BettySoo is a classically trained honky-tonk legend, a musician’s musician in Austin. Grace Pettis is an acclaimed singer-songwriter who recently released the formidable album Working Woman, and Rebecca Loebe is a Berklee-trained contestant on The Voice. All three women have won awards from the Kerrville Folk Festival. Truly, these three Texans are the face of the next generation of Texas music, and combining forces as Nobody’s Girl should be a wakeup call for anyone who’s been sleeping on any three of these artists.
With all their country and folk bona fides, Nobody’s Girl finds itself most at home in with a big, ’90s country-style sound. Their self-titled album is unified and cohesive, gleefully skipping between decades of country music history: Whether BettySoo, Pettis, and Loebe are wafting through their cover of Carole King’s “So Far Away” or ripping through the liberatory “Rescue,” the trio’s buoyant harmonies create a distinctive chemistry that is undeniable.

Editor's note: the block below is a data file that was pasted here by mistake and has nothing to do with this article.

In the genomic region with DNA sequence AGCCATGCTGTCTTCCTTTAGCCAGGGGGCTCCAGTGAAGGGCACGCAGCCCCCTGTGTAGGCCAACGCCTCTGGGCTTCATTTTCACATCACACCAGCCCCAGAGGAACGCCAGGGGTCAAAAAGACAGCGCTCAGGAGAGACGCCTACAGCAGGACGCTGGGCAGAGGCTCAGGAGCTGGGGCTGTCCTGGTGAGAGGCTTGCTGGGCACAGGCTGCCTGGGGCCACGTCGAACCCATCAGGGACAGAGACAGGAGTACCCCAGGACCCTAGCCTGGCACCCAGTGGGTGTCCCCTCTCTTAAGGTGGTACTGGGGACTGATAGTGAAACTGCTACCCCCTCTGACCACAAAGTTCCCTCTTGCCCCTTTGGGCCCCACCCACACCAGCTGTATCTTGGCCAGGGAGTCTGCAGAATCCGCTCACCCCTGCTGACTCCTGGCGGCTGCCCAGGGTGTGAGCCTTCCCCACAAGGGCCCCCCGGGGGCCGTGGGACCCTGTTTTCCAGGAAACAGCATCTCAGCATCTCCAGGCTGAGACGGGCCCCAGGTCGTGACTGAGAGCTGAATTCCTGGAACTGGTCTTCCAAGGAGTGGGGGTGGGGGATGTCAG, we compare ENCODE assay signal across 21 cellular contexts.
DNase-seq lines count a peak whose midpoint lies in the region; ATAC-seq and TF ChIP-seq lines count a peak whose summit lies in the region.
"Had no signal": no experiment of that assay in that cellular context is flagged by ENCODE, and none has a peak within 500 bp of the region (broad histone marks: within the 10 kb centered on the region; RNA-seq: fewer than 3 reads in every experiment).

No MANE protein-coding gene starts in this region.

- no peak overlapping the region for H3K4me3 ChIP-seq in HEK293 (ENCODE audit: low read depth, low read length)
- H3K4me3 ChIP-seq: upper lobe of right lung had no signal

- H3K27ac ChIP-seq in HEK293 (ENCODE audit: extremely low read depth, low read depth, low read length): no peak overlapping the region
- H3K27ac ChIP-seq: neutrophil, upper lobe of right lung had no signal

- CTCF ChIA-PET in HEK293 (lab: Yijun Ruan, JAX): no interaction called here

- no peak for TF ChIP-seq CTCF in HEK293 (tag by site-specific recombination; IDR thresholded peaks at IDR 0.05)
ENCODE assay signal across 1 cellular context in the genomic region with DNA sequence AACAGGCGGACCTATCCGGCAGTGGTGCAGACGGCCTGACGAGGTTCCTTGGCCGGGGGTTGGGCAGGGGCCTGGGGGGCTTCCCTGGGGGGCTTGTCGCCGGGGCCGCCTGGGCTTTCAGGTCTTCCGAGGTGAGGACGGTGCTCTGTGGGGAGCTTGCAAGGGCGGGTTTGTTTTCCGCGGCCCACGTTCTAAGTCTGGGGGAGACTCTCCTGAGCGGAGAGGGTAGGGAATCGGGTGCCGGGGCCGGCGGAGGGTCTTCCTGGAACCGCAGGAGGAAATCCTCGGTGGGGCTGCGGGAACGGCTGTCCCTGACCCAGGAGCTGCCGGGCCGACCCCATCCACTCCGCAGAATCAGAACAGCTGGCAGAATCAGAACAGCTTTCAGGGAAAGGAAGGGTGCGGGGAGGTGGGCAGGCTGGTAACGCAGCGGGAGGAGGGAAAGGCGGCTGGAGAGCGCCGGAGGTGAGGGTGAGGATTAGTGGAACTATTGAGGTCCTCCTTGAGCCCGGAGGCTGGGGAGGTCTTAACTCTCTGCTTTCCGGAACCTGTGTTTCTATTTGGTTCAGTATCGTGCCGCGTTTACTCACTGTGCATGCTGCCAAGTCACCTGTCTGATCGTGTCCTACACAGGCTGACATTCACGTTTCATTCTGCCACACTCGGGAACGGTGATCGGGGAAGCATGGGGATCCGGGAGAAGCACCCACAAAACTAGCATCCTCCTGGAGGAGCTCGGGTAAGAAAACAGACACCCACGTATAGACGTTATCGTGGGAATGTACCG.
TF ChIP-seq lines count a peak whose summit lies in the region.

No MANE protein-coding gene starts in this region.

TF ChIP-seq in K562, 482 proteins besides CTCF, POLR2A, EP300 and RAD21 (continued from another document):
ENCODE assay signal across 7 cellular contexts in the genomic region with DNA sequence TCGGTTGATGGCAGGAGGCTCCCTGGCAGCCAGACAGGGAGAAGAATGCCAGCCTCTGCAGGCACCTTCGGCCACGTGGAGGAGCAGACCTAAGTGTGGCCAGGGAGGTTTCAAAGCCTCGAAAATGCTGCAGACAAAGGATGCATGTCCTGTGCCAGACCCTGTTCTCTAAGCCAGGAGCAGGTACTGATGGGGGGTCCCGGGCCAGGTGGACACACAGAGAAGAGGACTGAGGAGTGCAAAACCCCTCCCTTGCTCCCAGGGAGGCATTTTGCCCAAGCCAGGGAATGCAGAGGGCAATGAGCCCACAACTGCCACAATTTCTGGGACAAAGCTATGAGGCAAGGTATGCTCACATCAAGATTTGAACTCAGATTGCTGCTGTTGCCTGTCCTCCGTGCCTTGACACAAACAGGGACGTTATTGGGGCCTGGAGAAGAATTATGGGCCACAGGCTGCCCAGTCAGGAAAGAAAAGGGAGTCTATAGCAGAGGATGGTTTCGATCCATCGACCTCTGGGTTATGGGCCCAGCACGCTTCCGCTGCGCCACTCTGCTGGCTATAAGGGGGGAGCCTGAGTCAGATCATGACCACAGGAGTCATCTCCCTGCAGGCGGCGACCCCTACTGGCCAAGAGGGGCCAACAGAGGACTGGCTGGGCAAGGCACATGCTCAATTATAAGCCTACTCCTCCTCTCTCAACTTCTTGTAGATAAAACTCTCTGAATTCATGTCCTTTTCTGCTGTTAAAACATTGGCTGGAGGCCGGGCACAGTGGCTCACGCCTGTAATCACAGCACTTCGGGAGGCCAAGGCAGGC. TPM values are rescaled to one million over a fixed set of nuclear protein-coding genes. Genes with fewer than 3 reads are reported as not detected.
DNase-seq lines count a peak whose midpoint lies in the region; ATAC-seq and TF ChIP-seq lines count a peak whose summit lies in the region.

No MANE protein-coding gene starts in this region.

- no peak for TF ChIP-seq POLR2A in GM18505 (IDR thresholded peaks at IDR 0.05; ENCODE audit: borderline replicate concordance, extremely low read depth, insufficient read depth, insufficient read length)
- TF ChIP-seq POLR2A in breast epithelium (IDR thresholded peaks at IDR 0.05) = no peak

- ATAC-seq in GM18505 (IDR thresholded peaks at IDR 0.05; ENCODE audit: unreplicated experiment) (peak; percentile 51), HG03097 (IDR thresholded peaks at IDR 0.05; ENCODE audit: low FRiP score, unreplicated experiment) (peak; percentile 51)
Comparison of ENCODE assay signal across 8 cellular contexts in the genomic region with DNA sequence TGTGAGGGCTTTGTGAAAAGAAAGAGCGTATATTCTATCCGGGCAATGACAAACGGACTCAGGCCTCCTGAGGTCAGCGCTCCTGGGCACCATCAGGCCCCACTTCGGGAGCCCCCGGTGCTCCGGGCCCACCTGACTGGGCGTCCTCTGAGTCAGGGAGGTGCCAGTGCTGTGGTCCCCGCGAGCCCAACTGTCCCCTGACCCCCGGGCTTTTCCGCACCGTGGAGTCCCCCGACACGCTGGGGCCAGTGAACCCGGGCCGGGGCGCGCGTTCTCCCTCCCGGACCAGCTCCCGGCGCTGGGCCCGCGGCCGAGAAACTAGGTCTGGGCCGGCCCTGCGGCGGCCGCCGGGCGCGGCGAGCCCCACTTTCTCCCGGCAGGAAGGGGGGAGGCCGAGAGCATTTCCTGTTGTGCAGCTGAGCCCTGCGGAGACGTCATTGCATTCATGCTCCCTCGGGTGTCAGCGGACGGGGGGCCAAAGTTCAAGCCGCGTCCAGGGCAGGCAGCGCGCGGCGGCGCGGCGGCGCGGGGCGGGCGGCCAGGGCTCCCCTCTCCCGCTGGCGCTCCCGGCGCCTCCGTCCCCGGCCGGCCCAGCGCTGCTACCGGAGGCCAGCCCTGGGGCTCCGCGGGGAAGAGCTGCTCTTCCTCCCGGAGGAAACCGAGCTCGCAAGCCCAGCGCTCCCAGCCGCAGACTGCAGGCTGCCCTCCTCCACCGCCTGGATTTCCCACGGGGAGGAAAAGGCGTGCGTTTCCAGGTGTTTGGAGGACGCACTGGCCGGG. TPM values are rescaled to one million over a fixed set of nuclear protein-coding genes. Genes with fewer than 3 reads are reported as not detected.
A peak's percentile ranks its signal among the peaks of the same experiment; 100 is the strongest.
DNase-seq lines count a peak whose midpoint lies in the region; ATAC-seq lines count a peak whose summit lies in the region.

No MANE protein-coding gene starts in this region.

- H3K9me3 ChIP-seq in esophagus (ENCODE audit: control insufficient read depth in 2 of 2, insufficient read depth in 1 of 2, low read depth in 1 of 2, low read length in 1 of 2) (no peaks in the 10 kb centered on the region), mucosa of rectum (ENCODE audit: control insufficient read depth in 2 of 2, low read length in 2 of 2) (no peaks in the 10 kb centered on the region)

In spite of the pop sound, Nobody’s Girl excels at writing bubbly music with an iron core. “Tiger,” with its sly country pop hooks that could easily fit in with top 40 country, juxtaposes its slick production with the tension of someone very nearly at the brink, describing the taste of blood in one’s own mouth with the same glib smoothness as calling up one’s ex. Amidst the whirlwind chaos, the narrator wonders if anyone will notice if they die alone. It’s not your typical song about a bender, to be sure, but it’s likely one of the more accurate ones.
Nobody’s Girl addresses political concerns with equal vigor. “Birthright” is a stunning examination of intergenerational trauma, with each verse widening the scope of its ripple effects. Beginning from the viewpoint of a child whose mother has started a new family without them to examining the impacts of racism on our society in the final verse, Nobody’s Girl shows they can do quite a bit with three minutes, three chords, and the truth.
Taken as a whole, Nobody’s Girl is a fun album that requires a second, third, tenth listen. Sonically, the trio are as good as it gets, and their love for creating with each other is evident in the pop sounds they gravitate to. But individually, each songwriter is more than capable of cutting to the core of our truths, a power that is only focused to greater concentration as a trio. Listening to the album feels like an invitation into their practice: creating hard-hitting music that is also an outlet for joy and creativity.